Decolonizing the Study of Palestine: Indigenous Perspectives and Settler Colonialism after Elia Zureik

Ahmad H. Sa’di, Nur Masalha

Research output: Book/ReportBookpeer-review

Abstract

Writing about Palestine and the Palestinians continue to be controversial. Until the late 1980s, the question of Palestine was approached through Western social theories that had appeared after World War 2. This endowed European settlers and colonists the mission of guiding the "backward" natives of Palestine to modernity. However, since the work of Palestinian scholar Elia Zureik, the study of Israel, and the "ethnic relations" in Palestine-Israel has been radically shifted. Building on Zureik's work, this book studies the colonial project in Palestine and how it has transformed Palestinians' lives. Zureik had argued that Israel was the product of a colonization process and so should be studied through the same concepts and theorization as South Africa, Rhodesia, Australia, and other colonial societies. He also rejected the moral and civilizational superiority of the European settlers. Developing this work, the contributors here argue that colonialism is not only a political-economic system but also a "mode of life" and consciousness, which has far-reaching consequences for both the settlers and the indigenous population. Across 13 chapters (in addition to the introduction and the afterward), the book covers topics such as settler colonialism, dispossession, the separation wall, surveillance technologies, decolonisation methodologies and popular resistance. Composed mostly of Palestinian scholars and scholars of Palestinian heritage, it is the first book in which the indigenous Palestinians not merely "write back", but principally aim to lay the foundations for decolonial social science research on Palestine.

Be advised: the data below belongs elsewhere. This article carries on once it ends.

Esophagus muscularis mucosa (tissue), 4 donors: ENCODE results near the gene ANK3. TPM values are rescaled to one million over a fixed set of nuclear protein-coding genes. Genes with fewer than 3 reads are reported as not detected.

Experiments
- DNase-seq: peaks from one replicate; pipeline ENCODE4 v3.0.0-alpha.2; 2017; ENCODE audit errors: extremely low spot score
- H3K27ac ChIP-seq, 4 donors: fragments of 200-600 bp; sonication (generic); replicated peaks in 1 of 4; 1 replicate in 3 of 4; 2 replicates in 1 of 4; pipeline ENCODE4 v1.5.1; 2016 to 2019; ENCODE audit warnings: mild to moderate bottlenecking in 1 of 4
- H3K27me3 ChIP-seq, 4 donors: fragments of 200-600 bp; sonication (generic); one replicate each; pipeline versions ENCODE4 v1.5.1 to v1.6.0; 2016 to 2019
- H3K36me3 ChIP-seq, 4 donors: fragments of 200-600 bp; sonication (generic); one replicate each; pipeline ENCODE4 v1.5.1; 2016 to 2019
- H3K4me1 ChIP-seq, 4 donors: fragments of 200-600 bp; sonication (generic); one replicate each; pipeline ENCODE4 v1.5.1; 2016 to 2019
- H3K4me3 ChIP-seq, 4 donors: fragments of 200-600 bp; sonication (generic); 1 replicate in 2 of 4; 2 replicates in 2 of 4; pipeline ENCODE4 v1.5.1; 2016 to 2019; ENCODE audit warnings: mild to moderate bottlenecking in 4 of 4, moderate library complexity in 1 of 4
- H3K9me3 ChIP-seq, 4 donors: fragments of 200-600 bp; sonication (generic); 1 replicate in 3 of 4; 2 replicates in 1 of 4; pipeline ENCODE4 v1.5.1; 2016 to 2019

Original languageAmerican English
PublisherBloomsbury Publishing Plc.
Number of pages349
ISBN (Electronic)9780755648313
ISBN (Print)9780755648344
StatePublished - 1 Jan 2023

All Science Journal Classification (ASJC) codes

  • General Arts and Humanities
  • General Social Sciences

Fingerprint

Dive into the research topics of 'Decolonizing the Study of Palestine: Indigenous Perspectives and Settler Colonialism after Elia Zureik'. Together they form a unique fingerprint.

Cite this